‘DETAILED PROBE MAY DELAY CHARGES’
THE criminal investigation into the Grenfell Tower tragedy could result in manslaughter charges although prosecution could be months away due to the complex forensic work needing to take place, police have claimed.
The 24-storey social housing block in west London was destroyed on June 14 by a fire that started on a lower floor but engulfed the whole building.
So far, police have formally identified around 60 of the victims. Commander Stuart Cundy, who has overall control of police operations at Grenfell Tower, said on Tuesday (19) it was likely the final death toll would be a little below 80.
Detective chief inspector Matt Bonner, in charge of the criminal side of the police investigation, said a forensic examination of the tower would continue into 2018 and would be followed by lengthy laboratory analysis.
“I will seek to identify and deal with whatever offences come to light during that investigation,” he said.
“The kind of stuff that I would envisage we may come across would involve offences perhaps of fraud, misconduct offences, health and safety breaches, breaches of fire safety regulations and of course, offences of manslaughter whether that be on a corporate or an individual level,” he added.
The building, which was primarily home to a low-income, multi-ethnic community, was owned by the borough of Kensington and Chelsea and managed by an administration that ran social housing on the borough’s behalf.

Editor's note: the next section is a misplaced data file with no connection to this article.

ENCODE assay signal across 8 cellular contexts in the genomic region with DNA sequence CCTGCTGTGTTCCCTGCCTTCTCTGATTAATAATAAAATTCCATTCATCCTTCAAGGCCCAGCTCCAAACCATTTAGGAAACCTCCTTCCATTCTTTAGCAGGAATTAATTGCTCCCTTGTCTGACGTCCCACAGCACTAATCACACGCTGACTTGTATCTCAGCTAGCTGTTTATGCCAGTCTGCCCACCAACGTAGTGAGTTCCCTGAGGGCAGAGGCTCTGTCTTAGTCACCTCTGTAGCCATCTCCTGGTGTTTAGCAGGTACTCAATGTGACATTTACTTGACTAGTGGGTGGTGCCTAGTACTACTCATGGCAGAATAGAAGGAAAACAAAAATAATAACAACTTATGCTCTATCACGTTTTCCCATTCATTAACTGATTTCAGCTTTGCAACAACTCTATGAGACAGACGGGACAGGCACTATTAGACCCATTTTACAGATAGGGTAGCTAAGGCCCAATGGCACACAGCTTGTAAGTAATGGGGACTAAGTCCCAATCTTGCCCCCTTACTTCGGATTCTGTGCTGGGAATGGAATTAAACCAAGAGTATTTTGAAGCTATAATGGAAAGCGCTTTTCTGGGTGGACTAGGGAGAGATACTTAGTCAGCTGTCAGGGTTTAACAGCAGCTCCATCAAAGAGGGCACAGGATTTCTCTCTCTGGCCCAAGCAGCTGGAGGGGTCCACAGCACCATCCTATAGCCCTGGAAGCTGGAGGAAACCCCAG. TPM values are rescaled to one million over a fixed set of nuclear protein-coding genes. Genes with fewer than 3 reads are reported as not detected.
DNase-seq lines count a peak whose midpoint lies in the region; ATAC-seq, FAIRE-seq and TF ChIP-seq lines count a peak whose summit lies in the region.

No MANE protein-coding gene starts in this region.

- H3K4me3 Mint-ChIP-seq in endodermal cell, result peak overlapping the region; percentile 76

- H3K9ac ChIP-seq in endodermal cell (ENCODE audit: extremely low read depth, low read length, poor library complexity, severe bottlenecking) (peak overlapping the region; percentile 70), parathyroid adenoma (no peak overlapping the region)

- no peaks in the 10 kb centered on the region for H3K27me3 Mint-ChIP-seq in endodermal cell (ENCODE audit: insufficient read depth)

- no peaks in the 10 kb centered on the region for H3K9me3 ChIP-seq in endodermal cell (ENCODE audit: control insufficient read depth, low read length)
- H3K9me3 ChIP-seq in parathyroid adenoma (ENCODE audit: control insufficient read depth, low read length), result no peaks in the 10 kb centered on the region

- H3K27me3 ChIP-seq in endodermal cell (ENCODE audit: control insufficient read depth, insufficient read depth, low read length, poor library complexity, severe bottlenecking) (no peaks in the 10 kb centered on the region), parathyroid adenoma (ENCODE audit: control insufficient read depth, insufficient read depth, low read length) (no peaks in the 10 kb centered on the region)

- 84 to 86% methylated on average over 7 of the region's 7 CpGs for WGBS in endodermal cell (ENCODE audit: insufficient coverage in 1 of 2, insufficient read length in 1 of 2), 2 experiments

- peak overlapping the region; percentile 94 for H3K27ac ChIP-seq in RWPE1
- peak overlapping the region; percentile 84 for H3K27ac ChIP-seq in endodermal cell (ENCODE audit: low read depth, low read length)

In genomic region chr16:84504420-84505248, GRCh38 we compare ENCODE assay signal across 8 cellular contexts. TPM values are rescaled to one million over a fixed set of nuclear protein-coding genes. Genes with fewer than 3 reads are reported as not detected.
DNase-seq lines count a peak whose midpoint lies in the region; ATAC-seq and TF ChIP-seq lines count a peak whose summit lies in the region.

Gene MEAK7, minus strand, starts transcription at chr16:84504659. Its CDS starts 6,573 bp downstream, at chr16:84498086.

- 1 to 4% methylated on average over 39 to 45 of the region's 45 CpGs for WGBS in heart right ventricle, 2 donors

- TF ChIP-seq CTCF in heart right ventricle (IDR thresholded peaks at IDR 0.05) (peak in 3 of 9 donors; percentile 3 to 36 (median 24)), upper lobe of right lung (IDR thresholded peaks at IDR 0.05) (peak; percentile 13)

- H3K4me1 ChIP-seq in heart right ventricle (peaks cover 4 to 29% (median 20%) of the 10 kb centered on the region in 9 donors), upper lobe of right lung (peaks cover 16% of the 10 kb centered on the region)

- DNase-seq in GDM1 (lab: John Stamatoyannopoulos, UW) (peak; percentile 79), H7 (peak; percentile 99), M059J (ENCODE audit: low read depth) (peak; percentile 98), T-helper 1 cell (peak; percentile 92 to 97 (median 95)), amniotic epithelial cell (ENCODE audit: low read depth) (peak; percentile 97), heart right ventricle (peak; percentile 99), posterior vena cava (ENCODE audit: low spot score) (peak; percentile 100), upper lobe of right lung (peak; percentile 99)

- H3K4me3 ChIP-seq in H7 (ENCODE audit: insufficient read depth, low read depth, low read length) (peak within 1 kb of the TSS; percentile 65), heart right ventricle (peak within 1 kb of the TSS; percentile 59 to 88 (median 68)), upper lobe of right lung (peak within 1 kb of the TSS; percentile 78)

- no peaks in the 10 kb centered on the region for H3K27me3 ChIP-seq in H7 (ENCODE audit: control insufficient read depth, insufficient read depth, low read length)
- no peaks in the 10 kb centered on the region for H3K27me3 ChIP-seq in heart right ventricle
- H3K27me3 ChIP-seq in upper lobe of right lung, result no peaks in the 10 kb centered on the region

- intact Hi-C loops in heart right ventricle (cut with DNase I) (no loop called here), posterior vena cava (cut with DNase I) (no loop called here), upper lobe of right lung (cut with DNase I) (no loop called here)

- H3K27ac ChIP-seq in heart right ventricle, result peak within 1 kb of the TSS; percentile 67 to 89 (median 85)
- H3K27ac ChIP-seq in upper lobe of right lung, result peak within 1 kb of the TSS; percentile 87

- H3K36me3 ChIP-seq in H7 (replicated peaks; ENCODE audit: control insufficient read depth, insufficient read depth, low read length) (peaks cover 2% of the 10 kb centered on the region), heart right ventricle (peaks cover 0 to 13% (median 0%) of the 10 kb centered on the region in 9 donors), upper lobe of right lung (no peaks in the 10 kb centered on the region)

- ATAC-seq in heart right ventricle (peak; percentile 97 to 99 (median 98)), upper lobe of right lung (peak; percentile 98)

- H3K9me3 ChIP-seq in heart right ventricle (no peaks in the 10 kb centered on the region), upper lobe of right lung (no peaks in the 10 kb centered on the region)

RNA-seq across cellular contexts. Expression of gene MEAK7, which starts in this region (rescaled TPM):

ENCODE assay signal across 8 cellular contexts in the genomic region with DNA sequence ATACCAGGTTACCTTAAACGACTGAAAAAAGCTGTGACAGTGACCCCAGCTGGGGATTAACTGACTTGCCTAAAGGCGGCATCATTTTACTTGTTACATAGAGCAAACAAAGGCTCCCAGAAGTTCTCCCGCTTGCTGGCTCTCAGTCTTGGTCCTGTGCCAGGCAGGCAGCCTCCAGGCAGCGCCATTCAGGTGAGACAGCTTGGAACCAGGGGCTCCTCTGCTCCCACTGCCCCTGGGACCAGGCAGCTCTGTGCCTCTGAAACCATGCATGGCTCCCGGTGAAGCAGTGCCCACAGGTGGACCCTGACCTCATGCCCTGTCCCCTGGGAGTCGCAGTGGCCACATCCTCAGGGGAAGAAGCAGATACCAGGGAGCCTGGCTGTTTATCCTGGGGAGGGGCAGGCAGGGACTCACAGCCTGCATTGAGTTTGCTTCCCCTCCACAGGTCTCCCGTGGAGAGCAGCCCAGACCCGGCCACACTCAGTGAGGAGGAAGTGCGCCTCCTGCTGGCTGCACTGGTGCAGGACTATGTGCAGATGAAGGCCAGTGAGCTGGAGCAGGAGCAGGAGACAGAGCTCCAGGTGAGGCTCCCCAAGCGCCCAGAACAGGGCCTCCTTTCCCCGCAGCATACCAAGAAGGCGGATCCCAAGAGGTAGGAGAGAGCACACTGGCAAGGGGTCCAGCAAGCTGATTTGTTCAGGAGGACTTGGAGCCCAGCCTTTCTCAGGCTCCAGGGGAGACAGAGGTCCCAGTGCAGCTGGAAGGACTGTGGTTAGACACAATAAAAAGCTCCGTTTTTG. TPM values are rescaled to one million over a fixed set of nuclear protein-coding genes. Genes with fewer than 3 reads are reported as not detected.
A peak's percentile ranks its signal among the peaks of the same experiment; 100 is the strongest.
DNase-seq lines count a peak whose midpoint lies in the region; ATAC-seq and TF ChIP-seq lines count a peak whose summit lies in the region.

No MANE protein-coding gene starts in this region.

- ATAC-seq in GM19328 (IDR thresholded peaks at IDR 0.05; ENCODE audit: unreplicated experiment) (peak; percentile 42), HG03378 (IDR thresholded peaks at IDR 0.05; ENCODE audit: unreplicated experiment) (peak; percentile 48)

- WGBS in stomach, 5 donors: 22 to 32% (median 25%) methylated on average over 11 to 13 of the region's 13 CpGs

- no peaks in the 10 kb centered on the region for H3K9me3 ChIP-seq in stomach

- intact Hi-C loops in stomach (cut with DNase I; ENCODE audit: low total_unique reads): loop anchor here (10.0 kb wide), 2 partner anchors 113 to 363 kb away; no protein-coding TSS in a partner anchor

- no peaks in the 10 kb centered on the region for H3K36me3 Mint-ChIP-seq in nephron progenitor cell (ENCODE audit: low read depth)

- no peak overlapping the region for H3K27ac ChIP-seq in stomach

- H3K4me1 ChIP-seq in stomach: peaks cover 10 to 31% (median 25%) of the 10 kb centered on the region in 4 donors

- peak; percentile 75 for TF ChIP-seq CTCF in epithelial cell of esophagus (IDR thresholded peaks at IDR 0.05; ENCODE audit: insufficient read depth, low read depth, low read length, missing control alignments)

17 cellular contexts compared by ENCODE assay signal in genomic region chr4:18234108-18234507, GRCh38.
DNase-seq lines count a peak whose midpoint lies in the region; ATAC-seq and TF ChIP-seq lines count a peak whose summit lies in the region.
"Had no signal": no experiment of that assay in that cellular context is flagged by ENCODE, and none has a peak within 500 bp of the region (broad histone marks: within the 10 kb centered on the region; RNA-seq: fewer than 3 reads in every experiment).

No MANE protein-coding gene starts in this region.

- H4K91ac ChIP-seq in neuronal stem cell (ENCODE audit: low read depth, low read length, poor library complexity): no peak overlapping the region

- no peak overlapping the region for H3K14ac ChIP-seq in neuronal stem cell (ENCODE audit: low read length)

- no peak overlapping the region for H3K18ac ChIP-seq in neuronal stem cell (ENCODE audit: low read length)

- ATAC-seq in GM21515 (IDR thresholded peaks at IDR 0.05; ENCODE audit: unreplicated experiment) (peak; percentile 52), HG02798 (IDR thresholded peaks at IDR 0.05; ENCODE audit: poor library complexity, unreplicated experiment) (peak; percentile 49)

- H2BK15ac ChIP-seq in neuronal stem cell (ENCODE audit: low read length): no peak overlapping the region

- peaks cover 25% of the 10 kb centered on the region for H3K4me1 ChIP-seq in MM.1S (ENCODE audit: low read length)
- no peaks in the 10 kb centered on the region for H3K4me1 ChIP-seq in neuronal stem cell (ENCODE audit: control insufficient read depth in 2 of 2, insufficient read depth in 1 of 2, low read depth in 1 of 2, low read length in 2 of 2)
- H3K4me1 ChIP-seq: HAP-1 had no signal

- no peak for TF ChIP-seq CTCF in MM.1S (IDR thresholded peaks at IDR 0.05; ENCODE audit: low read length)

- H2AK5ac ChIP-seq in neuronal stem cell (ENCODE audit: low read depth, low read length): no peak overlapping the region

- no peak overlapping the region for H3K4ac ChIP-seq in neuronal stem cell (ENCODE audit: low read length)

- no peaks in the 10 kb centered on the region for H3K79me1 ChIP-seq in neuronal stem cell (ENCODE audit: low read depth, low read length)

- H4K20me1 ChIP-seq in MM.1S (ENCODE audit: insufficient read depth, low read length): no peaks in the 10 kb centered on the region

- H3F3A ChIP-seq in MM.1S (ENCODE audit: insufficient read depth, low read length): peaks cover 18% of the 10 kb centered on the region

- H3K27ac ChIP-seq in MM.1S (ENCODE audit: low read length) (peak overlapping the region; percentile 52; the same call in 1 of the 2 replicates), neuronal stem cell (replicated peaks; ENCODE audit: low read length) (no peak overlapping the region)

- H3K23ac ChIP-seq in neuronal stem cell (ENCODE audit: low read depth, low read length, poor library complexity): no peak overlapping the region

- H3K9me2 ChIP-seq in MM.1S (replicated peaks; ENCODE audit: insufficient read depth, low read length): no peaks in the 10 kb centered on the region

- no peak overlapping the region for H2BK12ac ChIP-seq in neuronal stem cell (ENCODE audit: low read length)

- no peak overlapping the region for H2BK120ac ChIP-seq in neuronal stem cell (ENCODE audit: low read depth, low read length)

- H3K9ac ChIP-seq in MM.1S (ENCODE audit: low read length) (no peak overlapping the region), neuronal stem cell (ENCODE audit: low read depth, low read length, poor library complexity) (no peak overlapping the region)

Bonner said police had identified 336 companies or organisations that were involved in the refurbishment, construction and management of the tower and officers had recovered approximately 31 million documents.
It has since come to light that police are now also investigating allegations of thefts from some of the less damaged apartments in the building. There has been one confirmed theft of money from one of the flats and three further allegations of theft, they said.
The thefts were initially discovered when former residents had been let into their apartments to pick up any possessions.
Detective chief superintendant McCormack said: “I can’t tell you how personally devastating these reports of thefts are, for the victims, for me and everyone involved in the investigation who is working so hard. We have one confirmed theft and are looking at three more allegations and we will thoroughly investigate. We do not yet know how this has happened.
“We have 24 hour security at Grenfell Tower but this has been reviewed and some changes immediately put into place.”
On Monday (18), officers from the investigation team and the coroner met families of those who died or are missing in private to update them.
Detective Chief Superintendent Fiona McCormack said: “The investigation into what happened at Grenfell Tower is a priority for the Met and we are determined to find the answers that so many desperately seek. The distress and suffering caused to so many families and loved ones that night is harrowing. That night people lost their homes, all their possessions and tragically their families and loved ones.
The latest victim formally identified as Eastern Eye went to press is eight-year-old Mehdi El-Wahabi who has been described as a “calm and friendly young boy who loved his family very much.”
Residents had complained for years about fire safety in the tower and have voiced anger at delays in assistance following the blaze as well as scepticism about whether an inquiry, which began last Thursday (14), could help.
Reportedly six hundred people have been receiving counselling since the blaze, including 100 children and many firefighters who responded to the tragedy.